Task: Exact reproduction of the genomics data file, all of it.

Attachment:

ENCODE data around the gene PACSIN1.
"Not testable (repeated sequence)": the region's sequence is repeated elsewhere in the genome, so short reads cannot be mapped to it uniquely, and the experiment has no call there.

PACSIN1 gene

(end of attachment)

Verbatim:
ENCODE data around the gene PACSIN1.
"Not testable (repeated sequence)": the region's sequence is repeated elsewhere in the genome, so short reads cannot be mapped to it uniquely, and the experiment has no call there.

PACSIN1 gene